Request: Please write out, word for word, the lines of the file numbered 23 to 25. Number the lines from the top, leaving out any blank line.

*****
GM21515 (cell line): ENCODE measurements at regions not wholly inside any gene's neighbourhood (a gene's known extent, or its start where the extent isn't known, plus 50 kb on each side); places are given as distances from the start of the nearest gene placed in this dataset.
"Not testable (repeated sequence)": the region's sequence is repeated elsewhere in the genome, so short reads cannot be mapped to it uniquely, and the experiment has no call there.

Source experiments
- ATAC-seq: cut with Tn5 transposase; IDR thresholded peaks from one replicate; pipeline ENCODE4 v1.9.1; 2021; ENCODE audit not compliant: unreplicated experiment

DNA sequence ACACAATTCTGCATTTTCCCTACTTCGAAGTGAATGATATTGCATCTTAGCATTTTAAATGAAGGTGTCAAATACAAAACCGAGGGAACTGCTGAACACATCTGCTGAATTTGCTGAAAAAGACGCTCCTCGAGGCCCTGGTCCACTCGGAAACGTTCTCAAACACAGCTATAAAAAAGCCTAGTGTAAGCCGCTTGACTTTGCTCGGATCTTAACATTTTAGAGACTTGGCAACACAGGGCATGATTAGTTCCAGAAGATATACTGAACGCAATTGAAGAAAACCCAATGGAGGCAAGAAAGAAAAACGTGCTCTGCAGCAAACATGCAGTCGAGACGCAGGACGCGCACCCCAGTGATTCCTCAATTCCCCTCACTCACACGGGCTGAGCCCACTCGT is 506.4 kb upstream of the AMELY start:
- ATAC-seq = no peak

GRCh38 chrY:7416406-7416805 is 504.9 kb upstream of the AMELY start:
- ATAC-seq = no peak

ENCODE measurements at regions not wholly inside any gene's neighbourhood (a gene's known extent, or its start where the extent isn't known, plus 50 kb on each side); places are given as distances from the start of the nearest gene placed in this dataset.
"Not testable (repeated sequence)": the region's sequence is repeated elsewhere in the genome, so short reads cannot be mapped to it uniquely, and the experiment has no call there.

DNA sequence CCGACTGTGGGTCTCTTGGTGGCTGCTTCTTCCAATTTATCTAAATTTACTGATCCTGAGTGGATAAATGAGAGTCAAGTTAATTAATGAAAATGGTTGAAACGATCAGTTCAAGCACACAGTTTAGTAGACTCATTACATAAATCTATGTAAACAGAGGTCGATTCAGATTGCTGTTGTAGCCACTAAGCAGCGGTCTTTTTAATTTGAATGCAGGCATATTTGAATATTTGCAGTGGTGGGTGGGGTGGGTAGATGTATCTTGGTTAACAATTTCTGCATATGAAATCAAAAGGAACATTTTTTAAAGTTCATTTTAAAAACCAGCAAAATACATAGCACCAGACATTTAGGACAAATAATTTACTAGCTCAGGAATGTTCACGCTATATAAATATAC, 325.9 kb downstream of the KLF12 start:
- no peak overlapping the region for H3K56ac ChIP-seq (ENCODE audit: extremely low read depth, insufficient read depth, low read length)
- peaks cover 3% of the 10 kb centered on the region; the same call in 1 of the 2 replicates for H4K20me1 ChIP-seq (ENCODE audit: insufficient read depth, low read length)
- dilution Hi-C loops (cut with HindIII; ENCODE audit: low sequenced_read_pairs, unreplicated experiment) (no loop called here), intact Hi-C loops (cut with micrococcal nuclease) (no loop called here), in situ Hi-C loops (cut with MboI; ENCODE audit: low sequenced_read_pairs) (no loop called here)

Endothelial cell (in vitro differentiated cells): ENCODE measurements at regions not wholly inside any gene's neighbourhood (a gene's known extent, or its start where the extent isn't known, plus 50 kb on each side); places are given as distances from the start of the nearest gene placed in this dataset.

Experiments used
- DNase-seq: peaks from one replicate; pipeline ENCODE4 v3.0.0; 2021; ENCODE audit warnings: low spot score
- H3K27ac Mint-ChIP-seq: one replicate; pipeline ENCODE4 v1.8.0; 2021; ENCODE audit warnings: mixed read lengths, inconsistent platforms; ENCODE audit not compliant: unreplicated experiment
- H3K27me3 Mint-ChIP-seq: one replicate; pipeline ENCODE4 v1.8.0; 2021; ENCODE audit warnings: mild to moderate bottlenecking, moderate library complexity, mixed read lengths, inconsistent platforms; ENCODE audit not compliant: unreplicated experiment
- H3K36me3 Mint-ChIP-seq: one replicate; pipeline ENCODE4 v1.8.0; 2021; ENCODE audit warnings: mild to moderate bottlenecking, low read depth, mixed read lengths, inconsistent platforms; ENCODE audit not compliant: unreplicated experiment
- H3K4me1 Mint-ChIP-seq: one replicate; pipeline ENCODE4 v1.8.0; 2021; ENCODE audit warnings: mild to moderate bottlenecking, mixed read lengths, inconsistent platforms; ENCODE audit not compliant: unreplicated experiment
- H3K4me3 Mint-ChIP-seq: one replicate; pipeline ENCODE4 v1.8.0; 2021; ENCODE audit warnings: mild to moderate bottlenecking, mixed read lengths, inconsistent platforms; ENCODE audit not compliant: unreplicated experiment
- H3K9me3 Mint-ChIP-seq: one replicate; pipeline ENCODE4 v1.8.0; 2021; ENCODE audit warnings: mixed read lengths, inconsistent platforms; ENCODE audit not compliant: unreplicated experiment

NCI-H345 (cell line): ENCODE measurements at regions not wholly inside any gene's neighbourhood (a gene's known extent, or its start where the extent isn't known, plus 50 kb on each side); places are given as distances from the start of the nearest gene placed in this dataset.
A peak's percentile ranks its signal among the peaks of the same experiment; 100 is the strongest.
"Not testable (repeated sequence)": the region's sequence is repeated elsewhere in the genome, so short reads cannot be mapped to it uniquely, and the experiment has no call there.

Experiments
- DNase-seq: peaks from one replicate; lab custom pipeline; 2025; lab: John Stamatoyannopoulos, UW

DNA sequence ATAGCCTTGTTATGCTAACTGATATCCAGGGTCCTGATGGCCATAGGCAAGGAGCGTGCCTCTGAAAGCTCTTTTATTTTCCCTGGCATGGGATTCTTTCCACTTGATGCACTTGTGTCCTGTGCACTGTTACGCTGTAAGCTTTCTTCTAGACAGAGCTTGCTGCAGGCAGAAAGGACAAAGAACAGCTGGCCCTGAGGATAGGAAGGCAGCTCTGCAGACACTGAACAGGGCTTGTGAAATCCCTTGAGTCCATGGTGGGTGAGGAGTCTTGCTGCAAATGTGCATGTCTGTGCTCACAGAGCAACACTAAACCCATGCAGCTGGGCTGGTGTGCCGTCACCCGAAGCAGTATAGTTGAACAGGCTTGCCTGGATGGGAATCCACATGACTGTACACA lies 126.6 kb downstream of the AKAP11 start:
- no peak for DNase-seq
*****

- H3K9me3 Mint-ChIP-seq: one replicate; pipeline ENCODE4 v1.8.0; 2021; ENCODE audit warnings: mixed read lengths, inconsistent platforms; ENCODE audit not compliant: unreplicated experiment

NCI-H345 (cell line): ENCODE measurements at regions not wholly inside any gene's neighbourhood (a gene's known extent, or its start where the extent isn't known, plus 50 kb on each side); places are given as distances from the start of the nearest gene placed in this dataset.
A peak's percentile ranks its signal among the peaks of the same experiment; 100 is the strongest.